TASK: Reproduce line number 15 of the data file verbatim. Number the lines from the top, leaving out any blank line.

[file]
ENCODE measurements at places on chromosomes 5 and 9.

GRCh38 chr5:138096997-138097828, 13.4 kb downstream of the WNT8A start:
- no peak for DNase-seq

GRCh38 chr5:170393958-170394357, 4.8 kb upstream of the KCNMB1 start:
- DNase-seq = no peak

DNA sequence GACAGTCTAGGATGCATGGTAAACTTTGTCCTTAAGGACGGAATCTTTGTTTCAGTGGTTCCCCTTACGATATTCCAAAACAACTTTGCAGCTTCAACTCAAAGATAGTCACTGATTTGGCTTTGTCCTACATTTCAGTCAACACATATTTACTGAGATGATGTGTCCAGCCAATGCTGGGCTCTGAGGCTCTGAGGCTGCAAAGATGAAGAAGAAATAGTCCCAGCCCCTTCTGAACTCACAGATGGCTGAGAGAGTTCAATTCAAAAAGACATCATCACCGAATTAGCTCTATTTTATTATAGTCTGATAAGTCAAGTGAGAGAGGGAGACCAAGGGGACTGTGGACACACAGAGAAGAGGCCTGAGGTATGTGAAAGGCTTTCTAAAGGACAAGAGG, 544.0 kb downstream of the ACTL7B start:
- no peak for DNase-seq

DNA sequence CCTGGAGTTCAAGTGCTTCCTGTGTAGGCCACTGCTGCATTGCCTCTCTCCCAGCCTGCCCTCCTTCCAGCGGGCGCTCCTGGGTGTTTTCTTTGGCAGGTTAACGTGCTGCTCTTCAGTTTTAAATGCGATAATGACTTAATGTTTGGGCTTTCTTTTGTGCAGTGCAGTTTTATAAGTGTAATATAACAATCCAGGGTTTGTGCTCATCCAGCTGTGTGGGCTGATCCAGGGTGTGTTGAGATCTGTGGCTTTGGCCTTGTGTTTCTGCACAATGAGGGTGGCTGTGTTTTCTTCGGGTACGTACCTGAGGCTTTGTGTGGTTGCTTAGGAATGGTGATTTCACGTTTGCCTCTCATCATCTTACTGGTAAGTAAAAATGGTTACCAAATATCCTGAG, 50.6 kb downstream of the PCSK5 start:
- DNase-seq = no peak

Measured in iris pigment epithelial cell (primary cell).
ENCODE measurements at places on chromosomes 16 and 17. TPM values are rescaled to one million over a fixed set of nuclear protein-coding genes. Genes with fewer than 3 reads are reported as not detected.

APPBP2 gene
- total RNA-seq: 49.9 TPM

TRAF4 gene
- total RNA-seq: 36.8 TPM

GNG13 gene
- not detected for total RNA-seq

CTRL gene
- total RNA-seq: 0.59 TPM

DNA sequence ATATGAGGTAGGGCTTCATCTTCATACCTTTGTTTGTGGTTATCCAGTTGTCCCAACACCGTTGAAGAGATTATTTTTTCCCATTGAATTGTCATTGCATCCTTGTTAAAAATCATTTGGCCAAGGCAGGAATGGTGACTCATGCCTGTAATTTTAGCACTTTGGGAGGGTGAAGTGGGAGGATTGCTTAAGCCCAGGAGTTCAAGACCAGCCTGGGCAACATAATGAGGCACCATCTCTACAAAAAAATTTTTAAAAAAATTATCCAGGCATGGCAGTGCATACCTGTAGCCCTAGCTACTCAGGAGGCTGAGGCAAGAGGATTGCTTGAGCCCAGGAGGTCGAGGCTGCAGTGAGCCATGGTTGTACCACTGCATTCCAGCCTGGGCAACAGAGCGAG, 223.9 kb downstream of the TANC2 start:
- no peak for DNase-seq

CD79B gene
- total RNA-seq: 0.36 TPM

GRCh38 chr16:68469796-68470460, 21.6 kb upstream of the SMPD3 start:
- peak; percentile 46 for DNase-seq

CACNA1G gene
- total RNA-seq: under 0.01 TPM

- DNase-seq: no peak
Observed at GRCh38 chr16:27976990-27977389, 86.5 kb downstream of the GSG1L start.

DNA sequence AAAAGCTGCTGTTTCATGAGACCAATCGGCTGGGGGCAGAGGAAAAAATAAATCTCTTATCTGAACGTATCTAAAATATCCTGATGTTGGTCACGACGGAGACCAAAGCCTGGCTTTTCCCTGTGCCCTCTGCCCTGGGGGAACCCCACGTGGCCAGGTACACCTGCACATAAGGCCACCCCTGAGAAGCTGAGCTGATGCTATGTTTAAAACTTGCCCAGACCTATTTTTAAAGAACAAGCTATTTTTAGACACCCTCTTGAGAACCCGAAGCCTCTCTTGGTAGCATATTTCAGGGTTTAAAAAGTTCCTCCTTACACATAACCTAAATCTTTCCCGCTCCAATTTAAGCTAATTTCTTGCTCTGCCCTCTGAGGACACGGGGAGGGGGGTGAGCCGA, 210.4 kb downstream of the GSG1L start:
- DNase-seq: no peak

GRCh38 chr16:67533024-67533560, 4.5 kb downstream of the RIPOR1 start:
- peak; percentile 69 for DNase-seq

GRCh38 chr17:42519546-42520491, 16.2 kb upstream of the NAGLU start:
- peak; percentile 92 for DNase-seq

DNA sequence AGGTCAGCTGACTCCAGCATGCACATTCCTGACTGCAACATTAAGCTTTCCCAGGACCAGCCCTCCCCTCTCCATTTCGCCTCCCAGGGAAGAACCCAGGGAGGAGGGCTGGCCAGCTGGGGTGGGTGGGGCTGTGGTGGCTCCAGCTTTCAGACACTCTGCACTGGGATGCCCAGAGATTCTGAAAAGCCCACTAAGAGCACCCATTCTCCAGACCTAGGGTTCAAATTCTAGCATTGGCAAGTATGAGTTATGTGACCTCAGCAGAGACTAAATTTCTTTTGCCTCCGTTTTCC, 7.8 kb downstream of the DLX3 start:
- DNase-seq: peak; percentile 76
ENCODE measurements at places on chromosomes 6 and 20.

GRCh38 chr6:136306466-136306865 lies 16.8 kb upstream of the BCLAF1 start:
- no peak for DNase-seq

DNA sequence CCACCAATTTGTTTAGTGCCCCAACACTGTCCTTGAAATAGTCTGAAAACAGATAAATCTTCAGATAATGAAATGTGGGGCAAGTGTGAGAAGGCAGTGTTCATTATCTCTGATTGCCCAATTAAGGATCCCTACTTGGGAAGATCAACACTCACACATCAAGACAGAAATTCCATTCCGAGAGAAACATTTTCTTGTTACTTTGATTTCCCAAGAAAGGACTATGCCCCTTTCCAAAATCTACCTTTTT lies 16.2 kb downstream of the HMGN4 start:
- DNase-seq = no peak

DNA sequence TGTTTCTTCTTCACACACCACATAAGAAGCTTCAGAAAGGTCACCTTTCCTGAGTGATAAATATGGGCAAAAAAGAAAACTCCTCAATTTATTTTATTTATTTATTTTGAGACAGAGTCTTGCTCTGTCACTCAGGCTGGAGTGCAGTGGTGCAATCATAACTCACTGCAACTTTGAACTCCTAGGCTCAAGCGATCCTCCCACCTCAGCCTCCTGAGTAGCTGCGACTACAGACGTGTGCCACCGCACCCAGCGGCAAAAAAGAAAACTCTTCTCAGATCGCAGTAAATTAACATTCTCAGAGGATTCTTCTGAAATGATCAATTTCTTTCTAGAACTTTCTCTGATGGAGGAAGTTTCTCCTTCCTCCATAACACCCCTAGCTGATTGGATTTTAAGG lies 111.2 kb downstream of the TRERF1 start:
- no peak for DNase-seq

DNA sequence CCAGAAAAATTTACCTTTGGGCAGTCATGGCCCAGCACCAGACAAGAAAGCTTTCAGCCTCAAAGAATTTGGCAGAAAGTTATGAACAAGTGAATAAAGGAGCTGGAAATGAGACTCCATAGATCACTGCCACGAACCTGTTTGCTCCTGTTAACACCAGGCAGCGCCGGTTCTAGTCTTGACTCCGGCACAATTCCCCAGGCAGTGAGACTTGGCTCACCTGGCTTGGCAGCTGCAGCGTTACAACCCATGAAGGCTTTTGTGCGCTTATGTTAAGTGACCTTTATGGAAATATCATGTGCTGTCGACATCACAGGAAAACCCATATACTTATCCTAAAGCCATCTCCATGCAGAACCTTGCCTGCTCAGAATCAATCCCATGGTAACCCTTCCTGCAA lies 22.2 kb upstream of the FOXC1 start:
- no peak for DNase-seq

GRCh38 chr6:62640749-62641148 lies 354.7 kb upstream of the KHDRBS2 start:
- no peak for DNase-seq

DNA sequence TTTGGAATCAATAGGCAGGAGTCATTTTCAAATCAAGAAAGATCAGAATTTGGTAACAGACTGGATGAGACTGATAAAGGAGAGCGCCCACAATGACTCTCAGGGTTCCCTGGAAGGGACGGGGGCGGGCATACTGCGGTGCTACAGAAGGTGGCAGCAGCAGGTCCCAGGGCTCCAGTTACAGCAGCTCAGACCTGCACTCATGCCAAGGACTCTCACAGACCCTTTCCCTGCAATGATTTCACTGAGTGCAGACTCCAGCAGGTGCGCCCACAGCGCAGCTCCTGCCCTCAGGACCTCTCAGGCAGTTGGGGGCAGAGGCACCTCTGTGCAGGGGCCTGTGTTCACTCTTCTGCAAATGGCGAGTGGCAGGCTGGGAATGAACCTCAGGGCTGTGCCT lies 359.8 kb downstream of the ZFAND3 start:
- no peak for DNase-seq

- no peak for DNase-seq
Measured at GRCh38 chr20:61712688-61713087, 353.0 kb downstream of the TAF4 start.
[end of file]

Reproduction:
- total RNA-seq: 36.8 TPM